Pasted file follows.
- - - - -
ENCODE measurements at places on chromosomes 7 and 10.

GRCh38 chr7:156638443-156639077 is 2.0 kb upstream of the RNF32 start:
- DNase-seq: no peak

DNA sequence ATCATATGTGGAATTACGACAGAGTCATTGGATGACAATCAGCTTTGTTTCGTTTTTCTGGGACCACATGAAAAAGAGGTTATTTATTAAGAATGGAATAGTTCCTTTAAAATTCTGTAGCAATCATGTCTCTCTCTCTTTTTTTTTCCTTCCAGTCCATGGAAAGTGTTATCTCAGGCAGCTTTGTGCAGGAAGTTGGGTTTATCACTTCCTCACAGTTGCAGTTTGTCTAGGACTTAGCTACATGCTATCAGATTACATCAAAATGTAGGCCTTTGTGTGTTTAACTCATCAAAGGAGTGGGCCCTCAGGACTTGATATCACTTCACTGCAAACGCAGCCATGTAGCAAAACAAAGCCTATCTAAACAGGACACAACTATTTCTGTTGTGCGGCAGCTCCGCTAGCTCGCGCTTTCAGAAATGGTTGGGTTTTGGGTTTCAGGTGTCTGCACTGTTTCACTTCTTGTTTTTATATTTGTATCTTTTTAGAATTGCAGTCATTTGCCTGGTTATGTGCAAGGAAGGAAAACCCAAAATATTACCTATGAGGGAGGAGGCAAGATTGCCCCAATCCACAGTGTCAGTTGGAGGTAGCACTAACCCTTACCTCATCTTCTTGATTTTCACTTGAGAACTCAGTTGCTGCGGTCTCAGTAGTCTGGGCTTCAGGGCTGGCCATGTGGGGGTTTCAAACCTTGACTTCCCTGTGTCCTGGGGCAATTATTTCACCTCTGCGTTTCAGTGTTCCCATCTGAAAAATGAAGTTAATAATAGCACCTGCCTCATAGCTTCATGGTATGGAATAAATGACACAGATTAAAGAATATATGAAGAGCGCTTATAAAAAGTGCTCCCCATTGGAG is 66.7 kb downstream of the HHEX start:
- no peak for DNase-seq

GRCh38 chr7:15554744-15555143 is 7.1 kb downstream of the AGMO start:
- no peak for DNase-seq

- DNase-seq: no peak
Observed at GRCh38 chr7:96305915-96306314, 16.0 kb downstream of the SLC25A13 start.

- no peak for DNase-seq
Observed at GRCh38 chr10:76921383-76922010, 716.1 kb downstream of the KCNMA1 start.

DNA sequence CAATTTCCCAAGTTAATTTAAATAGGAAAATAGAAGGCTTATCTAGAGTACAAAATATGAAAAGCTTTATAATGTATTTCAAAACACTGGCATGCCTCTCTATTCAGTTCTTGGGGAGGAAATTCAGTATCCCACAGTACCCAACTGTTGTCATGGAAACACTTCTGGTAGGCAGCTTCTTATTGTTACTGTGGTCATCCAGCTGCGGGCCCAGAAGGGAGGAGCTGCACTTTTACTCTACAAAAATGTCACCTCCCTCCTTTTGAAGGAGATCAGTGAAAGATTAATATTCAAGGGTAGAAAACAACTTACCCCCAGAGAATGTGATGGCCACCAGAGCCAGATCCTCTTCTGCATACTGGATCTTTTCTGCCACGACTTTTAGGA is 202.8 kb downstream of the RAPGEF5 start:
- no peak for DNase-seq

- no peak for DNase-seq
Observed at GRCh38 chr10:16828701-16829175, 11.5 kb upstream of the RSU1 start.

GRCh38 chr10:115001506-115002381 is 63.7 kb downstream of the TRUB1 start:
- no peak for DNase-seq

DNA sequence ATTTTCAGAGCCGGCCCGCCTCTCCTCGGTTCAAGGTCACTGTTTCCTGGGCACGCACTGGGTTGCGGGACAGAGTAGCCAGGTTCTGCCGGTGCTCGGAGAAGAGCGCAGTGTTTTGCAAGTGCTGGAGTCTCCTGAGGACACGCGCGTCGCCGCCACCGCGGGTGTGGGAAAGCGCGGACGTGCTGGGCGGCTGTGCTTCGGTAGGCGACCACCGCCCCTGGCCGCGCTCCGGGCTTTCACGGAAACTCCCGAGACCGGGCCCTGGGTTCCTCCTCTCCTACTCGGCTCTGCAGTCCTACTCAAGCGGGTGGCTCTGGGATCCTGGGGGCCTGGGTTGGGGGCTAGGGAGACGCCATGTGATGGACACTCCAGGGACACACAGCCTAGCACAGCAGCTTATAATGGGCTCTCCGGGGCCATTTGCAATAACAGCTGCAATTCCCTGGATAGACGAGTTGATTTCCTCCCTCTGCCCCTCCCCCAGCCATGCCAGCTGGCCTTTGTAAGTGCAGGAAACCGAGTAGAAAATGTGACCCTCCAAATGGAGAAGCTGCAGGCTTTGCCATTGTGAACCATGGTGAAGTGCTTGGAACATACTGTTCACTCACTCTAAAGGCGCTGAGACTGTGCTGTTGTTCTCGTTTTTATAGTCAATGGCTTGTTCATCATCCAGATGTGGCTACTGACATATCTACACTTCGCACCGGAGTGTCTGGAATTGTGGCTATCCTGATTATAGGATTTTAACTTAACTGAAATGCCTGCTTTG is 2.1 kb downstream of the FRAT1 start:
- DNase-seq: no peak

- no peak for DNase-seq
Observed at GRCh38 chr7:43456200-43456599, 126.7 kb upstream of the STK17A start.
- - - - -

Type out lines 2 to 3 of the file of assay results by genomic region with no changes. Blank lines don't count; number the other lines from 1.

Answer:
GRCh38 chr7:156638443-156639077 is 2.0 kb upstream of the RNF32 start:
- DNase-seq: no peak